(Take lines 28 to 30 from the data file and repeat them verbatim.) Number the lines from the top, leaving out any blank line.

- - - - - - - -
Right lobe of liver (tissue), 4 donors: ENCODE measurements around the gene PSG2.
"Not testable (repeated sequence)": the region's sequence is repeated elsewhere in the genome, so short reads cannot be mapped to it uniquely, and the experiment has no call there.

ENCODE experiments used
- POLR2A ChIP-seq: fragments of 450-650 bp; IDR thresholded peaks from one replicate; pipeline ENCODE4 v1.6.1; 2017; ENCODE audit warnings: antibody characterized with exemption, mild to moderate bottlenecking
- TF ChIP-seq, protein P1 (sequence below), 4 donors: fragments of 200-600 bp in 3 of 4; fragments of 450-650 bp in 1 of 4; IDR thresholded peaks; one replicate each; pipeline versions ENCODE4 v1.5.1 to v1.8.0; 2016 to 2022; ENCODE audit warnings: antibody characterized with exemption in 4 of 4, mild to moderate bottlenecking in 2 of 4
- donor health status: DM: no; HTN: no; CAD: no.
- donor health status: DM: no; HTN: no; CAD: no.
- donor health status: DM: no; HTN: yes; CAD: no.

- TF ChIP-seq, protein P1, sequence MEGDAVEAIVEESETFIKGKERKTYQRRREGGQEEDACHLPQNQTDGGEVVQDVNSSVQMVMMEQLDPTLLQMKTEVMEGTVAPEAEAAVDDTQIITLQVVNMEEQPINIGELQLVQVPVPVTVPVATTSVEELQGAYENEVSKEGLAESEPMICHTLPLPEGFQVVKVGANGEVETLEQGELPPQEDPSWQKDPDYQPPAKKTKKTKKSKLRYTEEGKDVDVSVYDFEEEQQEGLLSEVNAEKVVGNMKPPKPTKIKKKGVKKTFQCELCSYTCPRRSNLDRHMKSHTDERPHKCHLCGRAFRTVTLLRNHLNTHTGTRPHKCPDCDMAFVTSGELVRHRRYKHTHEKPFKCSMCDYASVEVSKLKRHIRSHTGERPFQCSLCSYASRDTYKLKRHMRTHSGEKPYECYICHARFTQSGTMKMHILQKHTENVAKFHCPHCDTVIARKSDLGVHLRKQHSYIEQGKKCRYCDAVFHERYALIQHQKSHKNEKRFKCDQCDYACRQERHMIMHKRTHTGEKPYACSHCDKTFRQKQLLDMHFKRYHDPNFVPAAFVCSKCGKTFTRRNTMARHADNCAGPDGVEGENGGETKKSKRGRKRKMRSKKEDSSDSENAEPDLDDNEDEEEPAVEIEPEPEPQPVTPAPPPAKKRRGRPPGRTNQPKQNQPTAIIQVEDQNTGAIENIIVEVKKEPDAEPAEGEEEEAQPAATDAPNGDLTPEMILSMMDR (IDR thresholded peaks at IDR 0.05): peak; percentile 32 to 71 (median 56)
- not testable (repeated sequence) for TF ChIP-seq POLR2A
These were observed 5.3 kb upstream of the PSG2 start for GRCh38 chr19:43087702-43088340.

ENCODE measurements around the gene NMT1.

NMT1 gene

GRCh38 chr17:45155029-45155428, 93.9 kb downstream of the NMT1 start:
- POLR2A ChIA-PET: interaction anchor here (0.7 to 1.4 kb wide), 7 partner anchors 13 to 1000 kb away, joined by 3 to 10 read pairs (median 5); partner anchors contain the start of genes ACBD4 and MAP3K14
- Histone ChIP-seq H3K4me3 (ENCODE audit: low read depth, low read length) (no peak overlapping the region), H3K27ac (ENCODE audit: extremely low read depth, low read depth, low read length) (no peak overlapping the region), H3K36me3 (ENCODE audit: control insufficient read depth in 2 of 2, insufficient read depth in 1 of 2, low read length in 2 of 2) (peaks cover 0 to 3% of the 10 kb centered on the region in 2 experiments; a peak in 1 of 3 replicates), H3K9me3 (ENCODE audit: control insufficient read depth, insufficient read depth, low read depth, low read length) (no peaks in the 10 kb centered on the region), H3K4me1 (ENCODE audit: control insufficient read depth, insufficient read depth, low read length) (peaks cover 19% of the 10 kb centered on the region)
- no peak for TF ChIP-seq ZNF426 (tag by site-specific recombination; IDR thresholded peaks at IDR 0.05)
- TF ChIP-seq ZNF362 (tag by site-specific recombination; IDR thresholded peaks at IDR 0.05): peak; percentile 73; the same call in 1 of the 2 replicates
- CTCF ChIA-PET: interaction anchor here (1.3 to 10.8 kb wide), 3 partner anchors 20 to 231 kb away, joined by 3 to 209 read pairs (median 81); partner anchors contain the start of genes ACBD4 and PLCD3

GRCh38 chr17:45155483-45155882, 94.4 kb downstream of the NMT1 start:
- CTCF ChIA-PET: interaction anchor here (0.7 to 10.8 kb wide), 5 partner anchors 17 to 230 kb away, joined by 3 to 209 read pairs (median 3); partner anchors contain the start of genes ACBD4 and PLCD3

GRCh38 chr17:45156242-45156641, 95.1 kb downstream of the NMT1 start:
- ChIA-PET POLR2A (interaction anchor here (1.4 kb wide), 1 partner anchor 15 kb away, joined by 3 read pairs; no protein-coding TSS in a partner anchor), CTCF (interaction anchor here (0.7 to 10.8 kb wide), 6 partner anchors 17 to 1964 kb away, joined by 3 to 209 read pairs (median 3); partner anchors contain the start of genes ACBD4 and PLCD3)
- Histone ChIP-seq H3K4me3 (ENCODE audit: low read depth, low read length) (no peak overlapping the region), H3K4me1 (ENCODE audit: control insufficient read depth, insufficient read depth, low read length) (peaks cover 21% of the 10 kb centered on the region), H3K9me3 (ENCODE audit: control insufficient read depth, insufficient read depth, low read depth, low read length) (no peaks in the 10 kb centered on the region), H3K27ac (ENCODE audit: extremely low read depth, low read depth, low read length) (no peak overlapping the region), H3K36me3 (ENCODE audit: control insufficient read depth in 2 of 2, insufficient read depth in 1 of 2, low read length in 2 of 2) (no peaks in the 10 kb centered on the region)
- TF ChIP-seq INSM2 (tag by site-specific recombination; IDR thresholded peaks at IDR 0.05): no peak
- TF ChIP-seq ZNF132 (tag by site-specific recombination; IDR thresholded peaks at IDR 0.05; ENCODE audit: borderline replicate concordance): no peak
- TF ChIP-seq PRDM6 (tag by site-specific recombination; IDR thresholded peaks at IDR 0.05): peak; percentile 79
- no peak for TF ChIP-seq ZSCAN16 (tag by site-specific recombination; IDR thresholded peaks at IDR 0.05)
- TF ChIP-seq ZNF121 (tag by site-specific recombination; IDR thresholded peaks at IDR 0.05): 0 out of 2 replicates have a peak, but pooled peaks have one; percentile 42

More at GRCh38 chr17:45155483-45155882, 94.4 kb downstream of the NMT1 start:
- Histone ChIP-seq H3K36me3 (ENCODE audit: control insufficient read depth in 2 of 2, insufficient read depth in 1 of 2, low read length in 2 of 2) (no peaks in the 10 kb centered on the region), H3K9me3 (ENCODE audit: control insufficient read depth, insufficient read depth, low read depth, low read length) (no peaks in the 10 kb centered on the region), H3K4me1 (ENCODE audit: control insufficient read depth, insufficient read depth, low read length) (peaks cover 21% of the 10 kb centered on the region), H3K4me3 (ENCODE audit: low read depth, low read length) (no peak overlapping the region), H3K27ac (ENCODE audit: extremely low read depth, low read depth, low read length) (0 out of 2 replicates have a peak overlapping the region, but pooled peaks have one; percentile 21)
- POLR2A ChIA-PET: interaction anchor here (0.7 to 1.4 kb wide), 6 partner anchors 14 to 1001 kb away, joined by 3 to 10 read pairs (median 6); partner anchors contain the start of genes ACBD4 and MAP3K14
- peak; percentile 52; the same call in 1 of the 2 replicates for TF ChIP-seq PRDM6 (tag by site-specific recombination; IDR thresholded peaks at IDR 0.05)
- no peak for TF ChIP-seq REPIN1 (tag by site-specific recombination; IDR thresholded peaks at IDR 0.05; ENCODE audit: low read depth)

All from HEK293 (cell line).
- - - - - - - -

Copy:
- no peak for TF ChIP-seq ZSCAN16 (tag by site-specific recombination; IDR thresholded peaks at IDR 0.05)
- TF ChIP-seq ZNF121 (tag by site-specific recombination; IDR thresholded peaks at IDR 0.05): 0 out of 2 replicates have a peak, but pooled peaks have one; percentile 42

More at GRCh38 chr17:45155483-45155882, 94.4 kb downstream of the NMT1 start: